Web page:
In music, it is known as the “difficult second album”: how do you follow something that caught the popular imagination? Do you stick to the tried and trusted, risking accusations of repetitiveness, or do something different and risk alienating a loyal audience?
In restaurant terms, the same quandary applies. Sam and Eddie Hart opened Barrafina, on Frith Street, in 2007 – a no-bookings tapas joint, loosely modelled on Barcelona’s Cal Pep. Rave reviews followed, queues snaked along the street and it now has a Michelin star.
The brothers soon hatched a plan to open at a similar site in Drury Lane. But the project was delayed so long that the larger, more ambitious Barrafina on Adelaide Street opened before it, again to plaudits, especially for Basque chef Nieves Barragán Mohacho and her gutsy cooking.
The Drury Lane site (pictured) is finally open. As I sat at the bar, sipping a glass of the sublime house sherry, while trying to prevent the filling of a gloriously sloppy crab bun from falling down my front, it occurred to me that perhaps that “difficult second restaurant” is best opened third. While the layout is more or less the same as Frith Street, the menu is almost completely different. There is butifarra (Catalan sausage) cooked on a charcoal grill and served with a sweet stew of onions; pork belly – by turns smoky, wobbly and crunchy – with mojo verde, the lively Canary Islands herb sauce; imaginative salads (baby gem, walnut, botarga, manchego and pancetta, for example); and impeccably fresh seafood – look out for the majestic deep-red carabineros (when they are on the specials menu), which are to prawns as caviar is to lumpfish roe. Go before the theatre – actually, just go.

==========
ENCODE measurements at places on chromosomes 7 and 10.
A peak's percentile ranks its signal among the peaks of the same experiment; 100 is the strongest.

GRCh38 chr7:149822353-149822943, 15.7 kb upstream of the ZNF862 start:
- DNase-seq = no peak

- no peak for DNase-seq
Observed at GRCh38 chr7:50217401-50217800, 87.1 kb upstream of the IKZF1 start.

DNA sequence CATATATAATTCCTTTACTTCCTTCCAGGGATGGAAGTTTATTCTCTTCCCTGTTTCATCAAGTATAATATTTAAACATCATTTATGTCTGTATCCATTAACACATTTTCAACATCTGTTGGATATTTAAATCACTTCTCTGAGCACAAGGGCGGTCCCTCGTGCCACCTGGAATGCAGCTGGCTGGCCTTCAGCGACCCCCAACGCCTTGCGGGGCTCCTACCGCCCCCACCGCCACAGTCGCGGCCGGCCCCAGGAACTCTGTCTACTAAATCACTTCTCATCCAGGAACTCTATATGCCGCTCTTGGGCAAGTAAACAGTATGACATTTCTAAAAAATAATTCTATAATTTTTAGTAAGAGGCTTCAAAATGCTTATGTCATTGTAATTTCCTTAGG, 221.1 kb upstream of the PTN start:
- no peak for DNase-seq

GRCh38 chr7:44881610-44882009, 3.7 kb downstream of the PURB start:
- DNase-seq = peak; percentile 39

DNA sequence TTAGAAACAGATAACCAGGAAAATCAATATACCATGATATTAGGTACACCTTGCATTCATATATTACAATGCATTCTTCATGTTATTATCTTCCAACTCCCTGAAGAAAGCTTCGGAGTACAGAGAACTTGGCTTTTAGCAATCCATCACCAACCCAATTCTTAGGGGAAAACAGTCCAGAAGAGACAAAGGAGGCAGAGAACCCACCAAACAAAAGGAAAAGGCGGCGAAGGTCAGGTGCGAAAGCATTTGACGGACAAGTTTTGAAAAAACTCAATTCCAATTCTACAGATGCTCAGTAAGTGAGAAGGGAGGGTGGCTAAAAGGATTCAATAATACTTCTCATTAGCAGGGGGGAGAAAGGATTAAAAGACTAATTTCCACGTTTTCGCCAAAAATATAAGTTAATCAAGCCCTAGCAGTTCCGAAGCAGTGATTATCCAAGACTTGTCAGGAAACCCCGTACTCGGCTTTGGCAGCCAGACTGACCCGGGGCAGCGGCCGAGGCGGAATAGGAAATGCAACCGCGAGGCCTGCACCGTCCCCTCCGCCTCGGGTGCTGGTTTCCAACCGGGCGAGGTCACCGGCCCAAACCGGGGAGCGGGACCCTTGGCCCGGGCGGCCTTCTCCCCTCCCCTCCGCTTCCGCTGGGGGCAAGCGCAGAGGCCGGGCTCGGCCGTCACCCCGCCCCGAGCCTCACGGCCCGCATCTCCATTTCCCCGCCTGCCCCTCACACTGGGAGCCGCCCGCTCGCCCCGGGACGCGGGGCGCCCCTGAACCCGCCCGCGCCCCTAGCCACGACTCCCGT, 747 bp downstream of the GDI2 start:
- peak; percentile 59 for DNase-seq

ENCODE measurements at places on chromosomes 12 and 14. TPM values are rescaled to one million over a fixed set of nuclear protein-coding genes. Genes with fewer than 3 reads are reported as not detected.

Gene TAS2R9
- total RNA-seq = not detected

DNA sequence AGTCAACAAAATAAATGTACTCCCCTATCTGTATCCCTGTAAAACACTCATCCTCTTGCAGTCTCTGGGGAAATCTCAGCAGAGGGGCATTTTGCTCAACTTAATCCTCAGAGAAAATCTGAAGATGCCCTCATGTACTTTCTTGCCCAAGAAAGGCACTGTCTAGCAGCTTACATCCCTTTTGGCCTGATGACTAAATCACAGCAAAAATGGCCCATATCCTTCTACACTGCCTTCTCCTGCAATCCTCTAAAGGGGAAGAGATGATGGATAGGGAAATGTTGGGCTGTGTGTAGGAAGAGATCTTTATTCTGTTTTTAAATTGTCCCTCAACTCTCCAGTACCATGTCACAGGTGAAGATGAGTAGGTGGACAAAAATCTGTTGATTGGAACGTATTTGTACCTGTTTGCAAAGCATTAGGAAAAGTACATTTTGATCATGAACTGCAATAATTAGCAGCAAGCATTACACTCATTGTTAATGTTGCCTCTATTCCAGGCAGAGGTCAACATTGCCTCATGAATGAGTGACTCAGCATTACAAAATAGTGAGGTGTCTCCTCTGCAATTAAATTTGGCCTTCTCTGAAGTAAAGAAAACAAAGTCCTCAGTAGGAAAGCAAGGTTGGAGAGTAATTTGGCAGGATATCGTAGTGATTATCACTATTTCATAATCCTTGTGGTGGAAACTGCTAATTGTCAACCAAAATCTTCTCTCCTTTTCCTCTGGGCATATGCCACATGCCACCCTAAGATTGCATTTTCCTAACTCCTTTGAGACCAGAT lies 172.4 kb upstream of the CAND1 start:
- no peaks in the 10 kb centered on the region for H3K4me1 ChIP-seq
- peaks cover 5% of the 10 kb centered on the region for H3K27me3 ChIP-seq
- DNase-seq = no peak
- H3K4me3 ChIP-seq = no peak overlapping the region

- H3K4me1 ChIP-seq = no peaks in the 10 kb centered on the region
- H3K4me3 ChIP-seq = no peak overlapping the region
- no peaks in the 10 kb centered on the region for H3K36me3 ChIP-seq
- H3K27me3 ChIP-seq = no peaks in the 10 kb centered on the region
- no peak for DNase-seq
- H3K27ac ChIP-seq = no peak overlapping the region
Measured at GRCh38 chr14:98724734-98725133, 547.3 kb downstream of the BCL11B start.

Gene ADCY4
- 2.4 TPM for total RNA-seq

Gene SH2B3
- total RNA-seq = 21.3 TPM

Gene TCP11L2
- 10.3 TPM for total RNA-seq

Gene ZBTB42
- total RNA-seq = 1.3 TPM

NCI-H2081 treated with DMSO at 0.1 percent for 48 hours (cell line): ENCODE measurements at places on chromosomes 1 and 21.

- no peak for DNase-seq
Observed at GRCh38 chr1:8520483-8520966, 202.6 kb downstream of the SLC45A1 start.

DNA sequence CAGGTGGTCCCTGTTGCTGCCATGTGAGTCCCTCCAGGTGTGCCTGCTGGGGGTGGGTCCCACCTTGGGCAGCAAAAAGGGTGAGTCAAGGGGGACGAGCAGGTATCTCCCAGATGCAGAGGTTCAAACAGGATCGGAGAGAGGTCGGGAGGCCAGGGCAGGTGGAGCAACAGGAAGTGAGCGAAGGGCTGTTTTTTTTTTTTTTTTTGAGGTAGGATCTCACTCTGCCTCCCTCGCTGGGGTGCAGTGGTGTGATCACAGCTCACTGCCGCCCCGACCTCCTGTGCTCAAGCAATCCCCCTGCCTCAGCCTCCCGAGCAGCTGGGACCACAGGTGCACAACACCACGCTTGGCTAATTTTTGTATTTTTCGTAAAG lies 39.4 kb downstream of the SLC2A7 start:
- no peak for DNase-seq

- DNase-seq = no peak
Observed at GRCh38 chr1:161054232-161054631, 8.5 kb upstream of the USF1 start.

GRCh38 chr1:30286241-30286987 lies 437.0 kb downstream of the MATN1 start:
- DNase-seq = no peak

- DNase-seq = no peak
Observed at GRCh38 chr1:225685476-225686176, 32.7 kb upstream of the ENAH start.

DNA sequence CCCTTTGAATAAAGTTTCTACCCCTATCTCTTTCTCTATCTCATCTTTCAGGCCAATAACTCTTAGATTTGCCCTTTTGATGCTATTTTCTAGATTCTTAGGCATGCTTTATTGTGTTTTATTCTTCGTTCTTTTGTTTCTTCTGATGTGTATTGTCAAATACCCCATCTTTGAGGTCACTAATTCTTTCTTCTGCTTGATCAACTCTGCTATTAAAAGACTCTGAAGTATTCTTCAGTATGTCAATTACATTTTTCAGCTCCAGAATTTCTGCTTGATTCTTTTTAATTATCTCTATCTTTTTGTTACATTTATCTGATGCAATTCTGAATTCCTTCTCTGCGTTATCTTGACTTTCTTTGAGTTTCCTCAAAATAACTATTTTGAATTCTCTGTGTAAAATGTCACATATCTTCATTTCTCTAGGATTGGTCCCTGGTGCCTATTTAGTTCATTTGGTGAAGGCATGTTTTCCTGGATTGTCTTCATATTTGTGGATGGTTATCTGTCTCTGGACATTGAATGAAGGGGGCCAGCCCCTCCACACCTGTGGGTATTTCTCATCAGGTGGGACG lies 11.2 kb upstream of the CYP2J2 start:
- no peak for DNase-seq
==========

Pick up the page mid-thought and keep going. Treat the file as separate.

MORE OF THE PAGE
Oystermongers-turned-restaurateurs the Wright Brothers are on their fifth album – sorry, restaurant – and jolly good it is too. With outlets already in Borough Market, Soho, Spitalfields and Cornwall, owners Ben Wright and Robin Hancock (brothers-in-law, actually) have taken over a South Kensington bistro, previously La Bouchée, keeping the charming très parisien feeling of the narrow building and installing chef Philip Coulter, once of Racine, to man the stoves.
His happy touch with fish is evident in the gratin dieppoise, translated as “fish pie”, although there is no mash or pastry, just a silky béchamel sauce, blanched spinach and perfect flaky fish. Smoked mackerel rillettes, like ethereal fish paste, are partnered with tangy pickled cucumber; lemon sole is dressed with crab and capers; and rust-brown fish soup has a flavour as deep as the Atlantic. Downstairs, the sexy Mermaid bar serves oysters (£1 a pop, 5-6pm and 10-11pm), champagne and cocktails until midnight. Music to my ears.